President Obama outlines policy initiatives for small business and job growth

The country received some positive economic news on Friday as monthly labor statistics showed a decrease in the national unemployment rate from 10% to 9.7%. And though reports also showed a loss of 20,000 jobs in January, a much welcomed increase of 11,000 manufacturing jobs over that same period might be viewed as a positive step in the right direction.

via Bloomberg BusinessWeek:

by Timothy R. Homan

More than half a million Americans found work, a Labor Department report showed yesterday in Washington, helping push the jobless rate to the lowest since August. A separate survey of employers showed payrolls declined by 20,000 as construction companies and state and local governments cut back. . . .

Factory payrolls increased 11,000 in January, the biggest gain since April 2006, after falling 23,000 in the prior month. Economists projected a drop of 20,000. . . .

The underemployment rate — which includes part-time workers who’d prefer a full-time position and people who want work but have given up looking — fell to 16.5 percent from 17.3 percent.

However, it is important to note that the African-American unemployment rate is currently at 16.5%. You can read a summary and breakdown of the jobs report by visiting the Bureau of Labor Statistics here.

via the Pittsburgh Post-Gazette:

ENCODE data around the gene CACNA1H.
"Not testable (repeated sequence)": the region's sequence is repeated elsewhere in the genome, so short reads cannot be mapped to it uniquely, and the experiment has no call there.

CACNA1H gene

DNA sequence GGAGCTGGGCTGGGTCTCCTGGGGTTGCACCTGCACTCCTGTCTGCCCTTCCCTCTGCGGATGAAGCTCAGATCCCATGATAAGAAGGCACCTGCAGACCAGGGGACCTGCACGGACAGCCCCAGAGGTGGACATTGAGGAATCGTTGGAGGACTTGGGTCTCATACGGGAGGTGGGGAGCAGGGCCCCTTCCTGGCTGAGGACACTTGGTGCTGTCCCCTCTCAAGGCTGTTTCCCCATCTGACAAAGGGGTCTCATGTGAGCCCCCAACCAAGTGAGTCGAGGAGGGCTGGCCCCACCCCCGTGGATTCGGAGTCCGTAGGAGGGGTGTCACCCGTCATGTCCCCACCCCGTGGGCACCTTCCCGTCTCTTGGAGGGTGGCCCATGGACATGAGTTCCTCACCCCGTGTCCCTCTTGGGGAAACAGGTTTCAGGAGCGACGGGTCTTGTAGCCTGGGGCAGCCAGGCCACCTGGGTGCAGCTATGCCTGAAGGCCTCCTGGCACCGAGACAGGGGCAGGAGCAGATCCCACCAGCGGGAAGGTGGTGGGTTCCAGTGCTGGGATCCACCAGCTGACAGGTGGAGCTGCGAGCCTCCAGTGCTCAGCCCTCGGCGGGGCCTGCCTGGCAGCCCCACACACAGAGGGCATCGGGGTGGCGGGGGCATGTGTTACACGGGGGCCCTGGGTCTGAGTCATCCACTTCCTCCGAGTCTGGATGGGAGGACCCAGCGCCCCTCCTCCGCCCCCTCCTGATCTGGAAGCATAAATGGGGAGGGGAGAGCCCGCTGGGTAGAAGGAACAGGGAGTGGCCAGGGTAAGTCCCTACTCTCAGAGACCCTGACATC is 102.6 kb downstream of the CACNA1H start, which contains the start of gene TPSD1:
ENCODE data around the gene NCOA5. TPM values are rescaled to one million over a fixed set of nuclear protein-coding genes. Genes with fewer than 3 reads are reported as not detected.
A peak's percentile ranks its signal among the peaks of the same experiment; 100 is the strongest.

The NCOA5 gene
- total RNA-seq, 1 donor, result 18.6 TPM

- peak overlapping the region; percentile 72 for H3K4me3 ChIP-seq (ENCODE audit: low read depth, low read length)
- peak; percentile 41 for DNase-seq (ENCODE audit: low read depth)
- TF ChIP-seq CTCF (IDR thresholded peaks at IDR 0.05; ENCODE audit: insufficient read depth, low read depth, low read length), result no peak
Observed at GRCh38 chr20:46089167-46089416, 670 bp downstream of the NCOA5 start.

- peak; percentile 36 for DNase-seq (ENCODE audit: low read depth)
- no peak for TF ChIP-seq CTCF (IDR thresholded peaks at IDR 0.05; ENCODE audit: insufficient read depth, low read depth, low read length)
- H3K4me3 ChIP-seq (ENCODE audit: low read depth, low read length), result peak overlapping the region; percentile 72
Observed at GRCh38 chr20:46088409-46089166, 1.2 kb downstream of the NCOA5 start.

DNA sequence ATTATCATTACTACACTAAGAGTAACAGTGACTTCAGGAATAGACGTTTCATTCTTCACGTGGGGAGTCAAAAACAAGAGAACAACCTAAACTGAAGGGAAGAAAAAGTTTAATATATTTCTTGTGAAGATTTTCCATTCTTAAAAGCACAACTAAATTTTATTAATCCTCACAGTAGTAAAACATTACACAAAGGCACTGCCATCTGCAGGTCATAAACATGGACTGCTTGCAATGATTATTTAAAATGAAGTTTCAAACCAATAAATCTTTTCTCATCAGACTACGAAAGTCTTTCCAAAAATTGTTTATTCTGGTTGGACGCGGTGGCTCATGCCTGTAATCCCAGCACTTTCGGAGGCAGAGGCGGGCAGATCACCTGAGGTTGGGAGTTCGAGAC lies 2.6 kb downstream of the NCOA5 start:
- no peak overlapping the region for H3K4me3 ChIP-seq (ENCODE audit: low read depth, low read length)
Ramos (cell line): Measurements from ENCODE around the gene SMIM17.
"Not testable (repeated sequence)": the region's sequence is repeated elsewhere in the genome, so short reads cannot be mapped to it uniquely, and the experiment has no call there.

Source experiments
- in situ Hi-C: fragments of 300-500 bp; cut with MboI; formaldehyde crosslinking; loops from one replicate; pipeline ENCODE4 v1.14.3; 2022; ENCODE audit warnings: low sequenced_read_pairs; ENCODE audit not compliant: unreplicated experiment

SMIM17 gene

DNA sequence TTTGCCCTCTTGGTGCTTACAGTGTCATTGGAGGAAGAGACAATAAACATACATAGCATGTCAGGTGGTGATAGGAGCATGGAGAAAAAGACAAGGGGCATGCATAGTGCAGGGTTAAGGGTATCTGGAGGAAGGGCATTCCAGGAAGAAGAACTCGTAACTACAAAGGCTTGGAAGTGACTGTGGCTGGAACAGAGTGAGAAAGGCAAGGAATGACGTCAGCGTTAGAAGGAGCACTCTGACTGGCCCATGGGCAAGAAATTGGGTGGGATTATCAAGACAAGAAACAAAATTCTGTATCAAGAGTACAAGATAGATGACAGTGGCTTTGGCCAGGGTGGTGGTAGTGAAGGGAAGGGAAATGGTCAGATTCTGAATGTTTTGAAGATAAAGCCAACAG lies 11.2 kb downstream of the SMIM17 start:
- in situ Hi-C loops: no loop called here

by Ann Belser
While the unemployment rate for white people declined from 9 percent to 8.7 percent, the rate for black people grew from 16.2 percent to 16.5 percent, the Bureau of Labor Statistics reported Friday. . .

While the unemployment rate for black teenagers improved 4.6 percentage points, it remained at a shocking 43.8 percent in January. The jobless rate for white teenagers was 23.5 percent in January.

Still focusing on the needs of the unemployed, the President was not satisfied. Speaking to a group in Lanham, MD, the President called the economic news a cause for “hope, not celebration.”  And in his latest weekly address President Obama outlined some of the steps he is taking to help small businesses get back on their feet and become a source for job growth moving forward.

The President listed several of his proposals for small businesses, stating:

“Because financing remains difficult for good credit worthy small businesses across the country, I’ve proposed that we take thirty billion dollars from the TARP fund originally used for Wall Street and create a new small business lending fund that will provide capital for community banks on Main Street. These are the small local banks that will be able to give our small business owners more of the credit they need to stay afloat. And we should also continue to waive fees, increase guarantees, and expand the size of SBA-backed loans for small businesses. And yesterday, I proposed making it easier for small business owners to refinance their mortgages during these tough times. To give these companies greater incentives to grow and create jobs, I‘ve proposed a new tax credit for more than one million small businesses that hire new workers or raise wages, as well as the elimination of all capital gains taxes on small business investment. Finally, we should provide targeted support to the most innovative small businesses; the ones with the greatest potential to export new goods and products all over the world.”

On Friday, the President spoke of the economic news and his policy proposals during a press conference in Lanham, MD. Here is the video from that event:

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